Sir William Beverage wrote the report ‘Social Insurance and Allied Services’ in 1942 which became the blue print for the modern welfare state. “The Beveridge Report aimed to provide a comprehensive system of social insurance ‘from cradle to grave’. It proposed that all working people should pay a weekly contribution to the state. In return, benefits would be paid to the unemployed, the sick, the retired and the widowed. Beveridge wanted to ensure that there was an acceptable minimum standard of living in Britain below which nobody fell. (The National Archives. 2009).” “It was this report that identified the five ‘Giant Evils’ the government should fight namely: ‘Want, Disease, Ignorance, Squalor and Idleness. (Sir William Beveridge Foundation. 2012).” The public welcomed the idea with open arms and could not wait for it to be put into action but their current government the conservatives which was led by Winston Churchill missed his chance to apply any of the Beveridge report as he put all his focus on the war giving labour the chance to tell the public that they would implement this law if they were to get elected. In 1945 Winston Churchill lost the election even though his leadership helped win the war but it was not enough to keep him as prime minister because the British people were desperate for a better quality of life and equal health care, no longer have to go to struggling charity hospitals or only the working to be aloud treatment. (Addison, P. 2005).
Labour now ran the country and led by Clement Attlee, his minister of health was Aneurin Bevan who would work hard to pass the national health act. Aneurin Bevan had a lot of opposition his main adversary was DR Charles Hill of the British Medical Association and organised a vote amongst all doctors to vote for or against the NHS, 85% were against and all those who were for were bullied for it and they created propaganda for the media to turn the public against the NHS. The doctors wanted to keep their status of independent contractors and not become civil servants. The working and middle classes were in support of the NHS, only 13% was on the side of the doctors. Aneurin gained support of Lord Moran the president of the Royal College of Physicians who controlled the consultants and the charity hospitals they were at this time destitute and Aneurin would support these hospitals with tax funding if he had support from his medical staff. The remaining doctors decided to join the NHS days before the start of the act as they realised all patients would be joining the NHS leaving their clinics soon to be empty. 1948 the National Health Act was implemented. The medical system realised how people were suffering with conditions who could not afford the healthcare. The hospitals were full and patience were requesting a lot of treatment as so many conditions were far gone they needed a lot of care even babies were in terrible conditions, before the NHS babies had a high mortality rate. (Rick, B. 2008).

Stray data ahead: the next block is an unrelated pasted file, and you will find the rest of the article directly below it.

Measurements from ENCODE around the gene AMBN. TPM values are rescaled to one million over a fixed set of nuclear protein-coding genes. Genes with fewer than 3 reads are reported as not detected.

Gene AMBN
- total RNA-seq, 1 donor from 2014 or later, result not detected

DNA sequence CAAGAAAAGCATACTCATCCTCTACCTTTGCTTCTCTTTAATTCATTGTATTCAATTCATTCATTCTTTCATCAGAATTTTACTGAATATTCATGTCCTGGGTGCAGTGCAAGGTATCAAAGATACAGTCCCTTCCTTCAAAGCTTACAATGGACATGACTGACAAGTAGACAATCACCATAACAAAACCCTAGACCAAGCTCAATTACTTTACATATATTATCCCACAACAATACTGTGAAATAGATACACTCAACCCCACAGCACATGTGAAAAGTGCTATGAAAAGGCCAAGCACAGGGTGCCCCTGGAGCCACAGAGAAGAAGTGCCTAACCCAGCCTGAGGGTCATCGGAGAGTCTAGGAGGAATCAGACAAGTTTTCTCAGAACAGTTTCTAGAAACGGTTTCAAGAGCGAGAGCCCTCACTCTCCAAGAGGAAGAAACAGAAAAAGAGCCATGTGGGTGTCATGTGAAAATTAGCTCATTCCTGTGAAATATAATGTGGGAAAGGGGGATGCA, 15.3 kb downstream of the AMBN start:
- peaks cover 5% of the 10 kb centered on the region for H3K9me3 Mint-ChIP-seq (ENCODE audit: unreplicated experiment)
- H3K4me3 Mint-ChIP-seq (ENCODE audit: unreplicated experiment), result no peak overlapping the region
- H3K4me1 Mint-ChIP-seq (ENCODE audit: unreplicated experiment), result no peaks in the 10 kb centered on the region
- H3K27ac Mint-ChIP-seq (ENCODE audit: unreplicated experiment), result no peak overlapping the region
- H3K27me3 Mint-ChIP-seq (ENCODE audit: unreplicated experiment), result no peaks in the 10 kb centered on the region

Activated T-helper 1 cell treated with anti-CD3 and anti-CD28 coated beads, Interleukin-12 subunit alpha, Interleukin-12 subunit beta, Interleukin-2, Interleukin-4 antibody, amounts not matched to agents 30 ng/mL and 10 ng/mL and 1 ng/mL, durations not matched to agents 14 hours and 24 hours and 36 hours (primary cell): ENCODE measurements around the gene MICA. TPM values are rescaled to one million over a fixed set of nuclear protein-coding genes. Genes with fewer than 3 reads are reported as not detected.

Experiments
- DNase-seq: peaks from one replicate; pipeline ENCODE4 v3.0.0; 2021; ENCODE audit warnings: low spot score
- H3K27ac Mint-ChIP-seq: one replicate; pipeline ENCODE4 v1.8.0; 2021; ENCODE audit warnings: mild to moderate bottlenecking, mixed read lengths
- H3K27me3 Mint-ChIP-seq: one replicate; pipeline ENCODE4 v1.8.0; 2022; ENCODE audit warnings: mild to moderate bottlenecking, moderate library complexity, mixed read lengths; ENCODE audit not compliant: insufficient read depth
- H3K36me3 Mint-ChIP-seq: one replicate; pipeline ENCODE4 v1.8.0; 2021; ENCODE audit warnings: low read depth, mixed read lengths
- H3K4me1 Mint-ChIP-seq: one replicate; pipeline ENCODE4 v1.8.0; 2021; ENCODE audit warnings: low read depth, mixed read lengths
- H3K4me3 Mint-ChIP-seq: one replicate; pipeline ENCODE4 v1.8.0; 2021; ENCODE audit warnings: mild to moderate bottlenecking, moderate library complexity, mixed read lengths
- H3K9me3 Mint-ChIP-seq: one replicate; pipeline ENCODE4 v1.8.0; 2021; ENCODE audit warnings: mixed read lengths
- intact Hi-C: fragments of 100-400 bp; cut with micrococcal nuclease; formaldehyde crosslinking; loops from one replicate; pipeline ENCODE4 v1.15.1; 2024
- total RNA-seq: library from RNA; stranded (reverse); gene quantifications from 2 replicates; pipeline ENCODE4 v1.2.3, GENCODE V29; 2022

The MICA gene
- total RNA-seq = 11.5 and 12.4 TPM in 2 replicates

The NHS continued to improve and parliament discovers that it was impossible to cap its spending as medical techniques and equipment was always evolving. “Bevan foresaw this in speaking on 2nd June to a Royal College of Nursing conference. ‘We shall never have all we need,’ he said. ‘Expectations will always exceed capacity. (Rivett. G. 2014)”.